Seven Things To Do on the USA Highway 1

September 29, 2019

They woke up before dawn to make the most of what was left of their time together. It was a sunny day like any other you would expect at this time of a year in California.

That might be an introduction to my first novel, but not too far from what actually happened on that beautiful summer day.

We rented a car and made our way down the well-known Californian Coast from San Francisco to Big Sur, following Pacific Coast Highway 1.

The trip itself was at first just another thing to tick off from our bucket list. However, our perspective shifted the moment we drove through the Golden Gate Bridge and caught the first glimpses of the coast.

coast line

We looked at each other and smiled the moment we realized what we are about to experience. The incredible power of nature that we could find ourselves to be a part of thanks to the human work.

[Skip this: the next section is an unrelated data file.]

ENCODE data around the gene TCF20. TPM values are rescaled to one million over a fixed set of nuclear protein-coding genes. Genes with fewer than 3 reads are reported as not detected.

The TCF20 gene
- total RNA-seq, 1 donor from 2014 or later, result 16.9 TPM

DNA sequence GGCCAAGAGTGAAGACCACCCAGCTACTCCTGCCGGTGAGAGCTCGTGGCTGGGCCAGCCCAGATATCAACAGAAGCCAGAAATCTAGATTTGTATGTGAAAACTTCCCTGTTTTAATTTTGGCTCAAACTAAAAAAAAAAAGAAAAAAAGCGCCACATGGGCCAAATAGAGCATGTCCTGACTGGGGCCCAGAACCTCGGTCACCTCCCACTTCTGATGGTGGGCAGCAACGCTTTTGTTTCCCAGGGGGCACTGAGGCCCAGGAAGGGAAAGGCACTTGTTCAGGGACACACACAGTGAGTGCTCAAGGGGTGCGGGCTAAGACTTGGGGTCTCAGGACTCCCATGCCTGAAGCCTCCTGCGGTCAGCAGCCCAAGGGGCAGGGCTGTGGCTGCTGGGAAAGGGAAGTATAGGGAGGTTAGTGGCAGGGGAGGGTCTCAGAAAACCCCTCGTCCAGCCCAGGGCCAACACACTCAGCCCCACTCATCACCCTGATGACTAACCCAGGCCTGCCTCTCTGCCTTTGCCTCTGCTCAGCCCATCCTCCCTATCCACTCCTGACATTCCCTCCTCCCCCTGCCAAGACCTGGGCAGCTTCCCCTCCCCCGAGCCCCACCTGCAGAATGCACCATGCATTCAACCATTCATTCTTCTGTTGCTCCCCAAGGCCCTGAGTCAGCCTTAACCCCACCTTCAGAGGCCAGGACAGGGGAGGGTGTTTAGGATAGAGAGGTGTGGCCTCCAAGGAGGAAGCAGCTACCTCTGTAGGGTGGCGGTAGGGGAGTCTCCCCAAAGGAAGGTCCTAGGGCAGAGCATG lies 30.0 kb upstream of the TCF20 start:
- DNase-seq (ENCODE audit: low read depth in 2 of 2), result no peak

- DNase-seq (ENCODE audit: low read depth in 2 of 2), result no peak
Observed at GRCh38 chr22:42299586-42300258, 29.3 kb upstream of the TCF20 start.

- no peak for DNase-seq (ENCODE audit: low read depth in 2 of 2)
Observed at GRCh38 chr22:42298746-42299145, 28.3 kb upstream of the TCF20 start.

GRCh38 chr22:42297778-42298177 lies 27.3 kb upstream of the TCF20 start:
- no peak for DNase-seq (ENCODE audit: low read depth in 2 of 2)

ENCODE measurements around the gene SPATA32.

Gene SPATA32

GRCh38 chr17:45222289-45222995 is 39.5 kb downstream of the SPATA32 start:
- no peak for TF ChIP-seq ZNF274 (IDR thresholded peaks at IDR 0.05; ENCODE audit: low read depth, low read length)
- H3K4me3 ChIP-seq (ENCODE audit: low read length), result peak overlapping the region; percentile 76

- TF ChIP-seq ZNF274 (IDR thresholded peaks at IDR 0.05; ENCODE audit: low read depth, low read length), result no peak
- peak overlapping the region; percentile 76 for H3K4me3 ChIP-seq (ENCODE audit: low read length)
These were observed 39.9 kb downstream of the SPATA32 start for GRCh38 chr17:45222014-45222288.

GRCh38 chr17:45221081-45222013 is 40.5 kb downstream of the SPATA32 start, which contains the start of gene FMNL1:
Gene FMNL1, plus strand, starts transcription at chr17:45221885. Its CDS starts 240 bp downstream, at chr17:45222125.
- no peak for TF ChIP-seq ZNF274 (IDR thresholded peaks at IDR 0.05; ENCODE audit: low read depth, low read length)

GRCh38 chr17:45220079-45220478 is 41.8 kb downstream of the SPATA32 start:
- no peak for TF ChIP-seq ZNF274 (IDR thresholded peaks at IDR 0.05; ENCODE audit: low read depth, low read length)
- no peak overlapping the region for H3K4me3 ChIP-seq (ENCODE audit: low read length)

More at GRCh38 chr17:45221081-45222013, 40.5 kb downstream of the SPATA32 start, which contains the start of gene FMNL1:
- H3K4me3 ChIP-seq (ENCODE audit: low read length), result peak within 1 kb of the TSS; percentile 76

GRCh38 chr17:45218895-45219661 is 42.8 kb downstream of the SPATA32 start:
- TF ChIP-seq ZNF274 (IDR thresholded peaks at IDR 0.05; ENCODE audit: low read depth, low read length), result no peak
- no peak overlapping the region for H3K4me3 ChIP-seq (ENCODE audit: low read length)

At this point we started to wonder about the history of Highway One, who built it and why and whether its location has been picked to provide these scenic views on purpose. Although I was not completely mistaken with my romantic interpretation, he was closer to the truth:

In 1897, Dr. Roberts made the trip from Monterey to San Simeon on foot […] Although he promoted the road for access to the spectacular scenic beauty of the region, he was also a land speculator and entrepreneur, and recognized the business aspects of tourist travel.

Roberts gained a powerful ally for his proposal in Elmer S. Rigdon, Cambria’s State Senator and a member of the California Senate Committee on Roads and Highways. Rigdon finally succeeded when he promoted the road for its military value in the defense of California, rather than as a scenic highway.

The more you read about its history, the more fascinating it becomes. Did you know it were primarily the prisoners who worked on the road? A lot of them died or escaped whilst trying to accomplish this project. It is not entirely surprising to hear that given it’s been built almost a century ago and the coastline conditions are particularly rough. Nevertheless, $10 million later, and the construction was complete.